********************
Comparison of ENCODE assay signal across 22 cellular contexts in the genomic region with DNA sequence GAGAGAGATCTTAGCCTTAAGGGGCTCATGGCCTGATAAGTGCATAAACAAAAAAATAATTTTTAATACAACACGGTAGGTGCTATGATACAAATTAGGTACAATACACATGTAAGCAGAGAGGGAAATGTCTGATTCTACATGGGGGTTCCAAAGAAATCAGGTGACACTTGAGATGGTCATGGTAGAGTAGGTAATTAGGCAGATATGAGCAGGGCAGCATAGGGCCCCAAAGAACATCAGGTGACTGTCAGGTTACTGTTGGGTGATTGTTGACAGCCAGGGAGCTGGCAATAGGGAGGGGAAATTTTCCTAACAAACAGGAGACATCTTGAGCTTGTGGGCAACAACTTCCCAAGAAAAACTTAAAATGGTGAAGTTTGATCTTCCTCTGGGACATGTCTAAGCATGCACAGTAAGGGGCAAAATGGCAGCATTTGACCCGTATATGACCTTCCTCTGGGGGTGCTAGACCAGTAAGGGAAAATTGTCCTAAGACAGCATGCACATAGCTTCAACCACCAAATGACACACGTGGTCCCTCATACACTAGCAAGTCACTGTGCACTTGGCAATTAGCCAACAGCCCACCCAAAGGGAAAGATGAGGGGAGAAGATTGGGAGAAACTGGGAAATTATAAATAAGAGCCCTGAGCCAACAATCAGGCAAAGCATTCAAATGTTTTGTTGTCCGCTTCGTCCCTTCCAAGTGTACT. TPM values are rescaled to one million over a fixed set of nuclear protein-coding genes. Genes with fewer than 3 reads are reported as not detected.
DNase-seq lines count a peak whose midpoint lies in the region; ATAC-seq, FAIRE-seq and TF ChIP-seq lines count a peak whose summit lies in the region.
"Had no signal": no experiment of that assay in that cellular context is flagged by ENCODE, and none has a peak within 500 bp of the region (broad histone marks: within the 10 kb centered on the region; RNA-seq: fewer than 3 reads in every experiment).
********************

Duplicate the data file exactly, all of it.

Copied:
Comparison of ENCODE assay signal across 22 cellular contexts in the genomic region with DNA sequence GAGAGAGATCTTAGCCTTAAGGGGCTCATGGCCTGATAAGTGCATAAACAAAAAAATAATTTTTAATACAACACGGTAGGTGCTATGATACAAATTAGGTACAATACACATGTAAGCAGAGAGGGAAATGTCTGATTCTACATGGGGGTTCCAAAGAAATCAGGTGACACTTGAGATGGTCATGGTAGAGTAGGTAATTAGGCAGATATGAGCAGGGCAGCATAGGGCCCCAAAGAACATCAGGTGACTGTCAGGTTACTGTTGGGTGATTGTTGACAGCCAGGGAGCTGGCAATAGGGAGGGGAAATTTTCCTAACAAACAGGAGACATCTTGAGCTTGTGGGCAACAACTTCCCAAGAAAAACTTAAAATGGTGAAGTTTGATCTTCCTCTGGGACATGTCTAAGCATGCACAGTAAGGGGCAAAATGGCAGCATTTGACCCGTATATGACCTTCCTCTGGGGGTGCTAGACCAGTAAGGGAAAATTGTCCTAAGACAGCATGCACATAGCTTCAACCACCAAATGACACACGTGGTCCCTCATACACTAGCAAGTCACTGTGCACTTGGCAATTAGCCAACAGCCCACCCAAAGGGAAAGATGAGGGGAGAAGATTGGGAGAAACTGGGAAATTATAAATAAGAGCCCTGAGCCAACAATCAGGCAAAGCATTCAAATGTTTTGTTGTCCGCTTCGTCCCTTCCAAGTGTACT. TPM values are rescaled to one million over a fixed set of nuclear protein-coding genes. Genes with fewer than 3 reads are reported as not detected.
DNase-seq lines count a peak whose midpoint lies in the region; ATAC-seq, FAIRE-seq and TF ChIP-seq lines count a peak whose summit lies in the region.
"Had no signal": no experiment of that assay in that cellular context is flagged by ENCODE, and none has a peak within 500 bp of the region (broad histone marks: within the 10 kb centered on the region; RNA-seq: fewer than 3 reads in every experiment).